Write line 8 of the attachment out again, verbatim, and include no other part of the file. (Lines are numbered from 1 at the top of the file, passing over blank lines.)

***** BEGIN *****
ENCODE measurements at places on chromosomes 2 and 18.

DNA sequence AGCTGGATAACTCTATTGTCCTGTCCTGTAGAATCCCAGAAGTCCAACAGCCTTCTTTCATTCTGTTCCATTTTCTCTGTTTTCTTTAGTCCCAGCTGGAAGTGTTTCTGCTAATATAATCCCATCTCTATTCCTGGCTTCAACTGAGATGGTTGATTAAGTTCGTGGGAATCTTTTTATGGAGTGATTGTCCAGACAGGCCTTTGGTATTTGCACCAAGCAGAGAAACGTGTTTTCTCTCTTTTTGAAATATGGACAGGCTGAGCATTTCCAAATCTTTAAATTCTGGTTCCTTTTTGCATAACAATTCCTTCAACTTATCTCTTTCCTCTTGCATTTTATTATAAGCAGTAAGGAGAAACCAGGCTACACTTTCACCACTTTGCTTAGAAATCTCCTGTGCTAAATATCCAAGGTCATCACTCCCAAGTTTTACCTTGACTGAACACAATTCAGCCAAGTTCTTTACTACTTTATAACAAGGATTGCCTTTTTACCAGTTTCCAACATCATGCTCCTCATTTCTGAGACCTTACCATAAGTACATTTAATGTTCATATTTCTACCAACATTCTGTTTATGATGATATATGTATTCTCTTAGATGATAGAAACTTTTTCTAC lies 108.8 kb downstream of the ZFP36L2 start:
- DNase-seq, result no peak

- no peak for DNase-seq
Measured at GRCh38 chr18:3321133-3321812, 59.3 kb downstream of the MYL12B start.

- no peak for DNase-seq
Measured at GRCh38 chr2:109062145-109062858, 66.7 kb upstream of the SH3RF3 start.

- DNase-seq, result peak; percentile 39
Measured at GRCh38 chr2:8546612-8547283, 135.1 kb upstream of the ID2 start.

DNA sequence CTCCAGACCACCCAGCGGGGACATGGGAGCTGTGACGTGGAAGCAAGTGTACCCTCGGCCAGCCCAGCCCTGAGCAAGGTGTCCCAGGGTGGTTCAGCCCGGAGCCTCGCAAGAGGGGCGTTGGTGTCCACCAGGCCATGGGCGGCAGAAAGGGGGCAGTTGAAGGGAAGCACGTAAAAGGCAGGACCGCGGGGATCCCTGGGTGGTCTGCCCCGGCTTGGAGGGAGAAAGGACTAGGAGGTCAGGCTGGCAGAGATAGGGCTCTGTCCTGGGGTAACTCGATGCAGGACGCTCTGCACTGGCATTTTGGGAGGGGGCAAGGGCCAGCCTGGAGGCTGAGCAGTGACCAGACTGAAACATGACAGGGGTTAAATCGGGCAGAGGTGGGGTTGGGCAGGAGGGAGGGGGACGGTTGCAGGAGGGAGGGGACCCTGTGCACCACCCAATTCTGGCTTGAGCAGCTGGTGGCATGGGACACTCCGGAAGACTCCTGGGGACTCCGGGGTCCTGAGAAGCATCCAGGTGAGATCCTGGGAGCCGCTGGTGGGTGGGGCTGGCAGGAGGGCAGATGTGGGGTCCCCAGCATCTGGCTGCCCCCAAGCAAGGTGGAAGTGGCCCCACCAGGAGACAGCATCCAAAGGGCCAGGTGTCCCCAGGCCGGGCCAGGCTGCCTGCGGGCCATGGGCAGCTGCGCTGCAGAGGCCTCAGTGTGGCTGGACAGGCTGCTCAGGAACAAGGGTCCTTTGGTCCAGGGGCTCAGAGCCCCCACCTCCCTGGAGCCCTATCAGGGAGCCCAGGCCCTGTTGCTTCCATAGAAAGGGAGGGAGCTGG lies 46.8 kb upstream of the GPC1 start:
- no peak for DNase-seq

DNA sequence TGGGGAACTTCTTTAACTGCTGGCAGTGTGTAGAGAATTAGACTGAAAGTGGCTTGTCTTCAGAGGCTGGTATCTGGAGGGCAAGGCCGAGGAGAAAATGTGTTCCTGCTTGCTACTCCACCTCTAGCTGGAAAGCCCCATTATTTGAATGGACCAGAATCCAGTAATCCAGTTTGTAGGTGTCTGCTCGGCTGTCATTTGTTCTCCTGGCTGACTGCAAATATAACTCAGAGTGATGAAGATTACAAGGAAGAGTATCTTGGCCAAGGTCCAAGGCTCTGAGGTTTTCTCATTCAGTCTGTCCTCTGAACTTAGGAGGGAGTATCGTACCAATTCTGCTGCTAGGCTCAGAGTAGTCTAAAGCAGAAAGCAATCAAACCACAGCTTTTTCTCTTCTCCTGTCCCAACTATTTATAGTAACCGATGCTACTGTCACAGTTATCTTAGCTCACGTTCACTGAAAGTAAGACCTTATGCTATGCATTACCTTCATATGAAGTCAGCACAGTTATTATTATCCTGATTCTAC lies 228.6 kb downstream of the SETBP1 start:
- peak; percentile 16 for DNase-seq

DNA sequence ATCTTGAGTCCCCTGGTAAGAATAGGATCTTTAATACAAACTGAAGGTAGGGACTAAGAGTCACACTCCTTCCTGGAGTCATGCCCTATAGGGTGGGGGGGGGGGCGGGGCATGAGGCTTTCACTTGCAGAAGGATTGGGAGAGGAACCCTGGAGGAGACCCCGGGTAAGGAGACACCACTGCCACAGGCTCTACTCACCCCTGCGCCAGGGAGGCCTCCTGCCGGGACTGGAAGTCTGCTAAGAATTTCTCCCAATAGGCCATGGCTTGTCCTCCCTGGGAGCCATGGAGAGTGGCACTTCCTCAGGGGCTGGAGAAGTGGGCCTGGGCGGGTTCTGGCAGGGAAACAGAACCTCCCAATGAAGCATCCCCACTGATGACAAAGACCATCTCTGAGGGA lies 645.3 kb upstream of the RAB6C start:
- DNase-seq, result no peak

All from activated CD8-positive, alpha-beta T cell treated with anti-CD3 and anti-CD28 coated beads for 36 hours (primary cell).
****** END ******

- DNase-seq, result peak; percentile 39